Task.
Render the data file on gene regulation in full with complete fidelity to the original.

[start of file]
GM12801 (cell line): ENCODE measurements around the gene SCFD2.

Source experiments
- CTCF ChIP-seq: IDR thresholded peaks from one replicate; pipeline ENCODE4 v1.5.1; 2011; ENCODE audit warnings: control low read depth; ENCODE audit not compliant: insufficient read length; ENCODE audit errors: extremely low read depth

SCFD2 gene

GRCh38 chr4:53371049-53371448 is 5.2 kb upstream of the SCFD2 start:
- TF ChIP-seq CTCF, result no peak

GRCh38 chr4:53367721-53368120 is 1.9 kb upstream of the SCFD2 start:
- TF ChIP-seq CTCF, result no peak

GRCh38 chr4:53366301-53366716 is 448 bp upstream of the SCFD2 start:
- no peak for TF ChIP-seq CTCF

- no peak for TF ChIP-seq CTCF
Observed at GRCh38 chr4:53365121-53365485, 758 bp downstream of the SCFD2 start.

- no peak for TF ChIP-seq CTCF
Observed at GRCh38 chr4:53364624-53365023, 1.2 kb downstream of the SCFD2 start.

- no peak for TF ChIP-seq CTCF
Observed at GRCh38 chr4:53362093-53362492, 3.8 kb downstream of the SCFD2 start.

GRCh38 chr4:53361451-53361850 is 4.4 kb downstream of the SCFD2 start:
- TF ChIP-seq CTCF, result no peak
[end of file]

GM12801 (cell line): ENCODE measurements around the gene SCFD2.

Source experiments
- CTCF ChIP-seq: IDR thresholded peaks from one replicate; pipeline ENCODE4 v1.5.1; 2011; ENCODE audit warnings: control low read depth; ENCODE audit not compliant: insufficient read length; ENCODE audit errors: extremely low read depth

SCFD2 gene

GRCh38 chr4:53371049-53371448 is 5.2 kb upstream of the SCFD2 start:
- TF ChIP-seq CTCF, result no peak

GRCh38 chr4:53367721-53368120 is 1.9 kb upstream of the SCFD2 start:
- TF ChIP-seq CTCF, result no peak

GRCh38 chr4:53366301-53366716 is 448 bp upstream of the SCFD2 start:
- no peak for TF ChIP-seq CTCF

- no peak for TF ChIP-seq CTCF
Observed at GRCh38 chr4:53365121-53365485, 758 bp downstream of the SCFD2 start.

- no peak for TF ChIP-seq CTCF
Observed at GRCh38 chr4:53364624-53365023, 1.2 kb downstream of the SCFD2 start.

- no peak for TF ChIP-seq CTCF
Observed at GRCh38 chr4:53362093-53362492, 3.8 kb downstream of the SCFD2 start.

GRCh38 chr4:53361451-53361850 is 4.4 kb downstream of the SCFD2 start:
- TF ChIP-seq CTCF, result no peak